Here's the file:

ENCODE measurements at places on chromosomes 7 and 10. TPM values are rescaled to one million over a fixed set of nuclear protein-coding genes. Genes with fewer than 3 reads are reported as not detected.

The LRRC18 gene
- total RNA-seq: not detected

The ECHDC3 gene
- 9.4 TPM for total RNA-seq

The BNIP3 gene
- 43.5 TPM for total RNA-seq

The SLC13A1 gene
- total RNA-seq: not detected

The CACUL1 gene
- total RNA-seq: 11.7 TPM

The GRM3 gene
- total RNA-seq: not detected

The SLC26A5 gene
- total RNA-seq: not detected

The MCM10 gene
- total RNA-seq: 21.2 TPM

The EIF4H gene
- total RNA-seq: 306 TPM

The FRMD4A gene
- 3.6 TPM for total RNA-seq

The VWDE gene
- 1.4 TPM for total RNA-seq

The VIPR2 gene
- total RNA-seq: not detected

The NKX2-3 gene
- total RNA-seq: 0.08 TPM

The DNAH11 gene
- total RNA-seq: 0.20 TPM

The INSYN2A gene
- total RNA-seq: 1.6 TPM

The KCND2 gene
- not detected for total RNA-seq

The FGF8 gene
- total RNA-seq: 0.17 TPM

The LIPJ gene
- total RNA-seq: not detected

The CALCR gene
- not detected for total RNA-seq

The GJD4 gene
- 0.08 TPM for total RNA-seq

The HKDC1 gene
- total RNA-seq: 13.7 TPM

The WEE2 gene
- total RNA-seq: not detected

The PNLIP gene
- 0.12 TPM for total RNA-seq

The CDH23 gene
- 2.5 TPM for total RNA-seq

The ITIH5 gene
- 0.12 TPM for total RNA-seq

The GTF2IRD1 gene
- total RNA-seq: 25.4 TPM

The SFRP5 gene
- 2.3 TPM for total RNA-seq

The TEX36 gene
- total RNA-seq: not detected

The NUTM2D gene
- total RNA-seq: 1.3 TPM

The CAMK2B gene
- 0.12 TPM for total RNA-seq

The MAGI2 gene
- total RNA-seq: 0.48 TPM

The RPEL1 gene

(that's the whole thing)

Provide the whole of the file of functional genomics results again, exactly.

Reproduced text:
ENCODE measurements at places on chromosomes 7 and 10. TPM values are rescaled to one million over a fixed set of nuclear protein-coding genes. Genes with fewer than 3 reads are reported as not detected.

The LRRC18 gene
- total RNA-seq: not detected

The ECHDC3 gene
- 9.4 TPM for total RNA-seq

The BNIP3 gene
- 43.5 TPM for total RNA-seq

The SLC13A1 gene
- total RNA-seq: not detected

The CACUL1 gene
- total RNA-seq: 11.7 TPM

The GRM3 gene
- total RNA-seq: not detected

The SLC26A5 gene
- total RNA-seq: not detected

The MCM10 gene
- total RNA-seq: 21.2 TPM

The EIF4H gene
- total RNA-seq: 306 TPM

The FRMD4A gene
- 3.6 TPM for total RNA-seq

The VWDE gene
- 1.4 TPM for total RNA-seq

The VIPR2 gene
- total RNA-seq: not detected

The NKX2-3 gene
- total RNA-seq: 0.08 TPM

The DNAH11 gene
- total RNA-seq: 0.20 TPM

The INSYN2A gene
- total RNA-seq: 1.6 TPM

The KCND2 gene
- not detected for total RNA-seq

The FGF8 gene
- total RNA-seq: 0.17 TPM

The LIPJ gene
- total RNA-seq: not detected

The CALCR gene
- not detected for total RNA-seq

The GJD4 gene
- 0.08 TPM for total RNA-seq

The HKDC1 gene
- total RNA-seq: 13.7 TPM

The WEE2 gene
- total RNA-seq: not detected

The PNLIP gene
- 0.12 TPM for total RNA-seq

The CDH23 gene
- 2.5 TPM for total RNA-seq

The ITIH5 gene
- 0.12 TPM for total RNA-seq

The GTF2IRD1 gene
- total RNA-seq: 25.4 TPM

The SFRP5 gene
- 2.3 TPM for total RNA-seq

The TEX36 gene
- total RNA-seq: not detected

The NUTM2D gene
- total RNA-seq: 1.3 TPM

The CAMK2B gene
- 0.12 TPM for total RNA-seq

The MAGI2 gene
- total RNA-seq: 0.48 TPM

The RPEL1 gene